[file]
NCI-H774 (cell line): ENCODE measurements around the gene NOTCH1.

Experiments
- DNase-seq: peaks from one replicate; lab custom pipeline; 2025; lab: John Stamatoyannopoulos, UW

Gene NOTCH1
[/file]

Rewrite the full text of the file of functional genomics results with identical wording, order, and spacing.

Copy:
NCI-H774 (cell line): ENCODE measurements around the gene NOTCH1.

Experiments
- DNase-seq: peaks from one replicate; lab custom pipeline; 2025; lab: John Stamatoyannopoulos, UW

Gene NOTCH1